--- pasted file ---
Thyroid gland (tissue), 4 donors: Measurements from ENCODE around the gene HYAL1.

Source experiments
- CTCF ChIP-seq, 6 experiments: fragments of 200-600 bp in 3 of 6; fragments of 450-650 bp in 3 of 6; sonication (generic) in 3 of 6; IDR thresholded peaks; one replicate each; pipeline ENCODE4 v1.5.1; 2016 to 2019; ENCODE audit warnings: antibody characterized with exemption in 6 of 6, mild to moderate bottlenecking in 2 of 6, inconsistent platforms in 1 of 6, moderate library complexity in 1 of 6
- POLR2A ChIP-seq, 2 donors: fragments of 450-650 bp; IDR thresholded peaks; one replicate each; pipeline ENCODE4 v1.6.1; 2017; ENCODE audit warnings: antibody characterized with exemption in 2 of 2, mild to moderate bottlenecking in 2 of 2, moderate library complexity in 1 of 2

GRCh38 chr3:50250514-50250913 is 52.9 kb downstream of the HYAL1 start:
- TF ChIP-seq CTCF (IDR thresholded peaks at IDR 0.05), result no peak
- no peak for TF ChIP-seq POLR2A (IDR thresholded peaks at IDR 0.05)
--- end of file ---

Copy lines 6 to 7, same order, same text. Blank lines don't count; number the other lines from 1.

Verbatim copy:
- TF ChIP-seq CTCF (IDR thresholded peaks at IDR 0.05), result no peak
- no peak for TF ChIP-seq POLR2A (IDR thresholded peaks at IDR 0.05)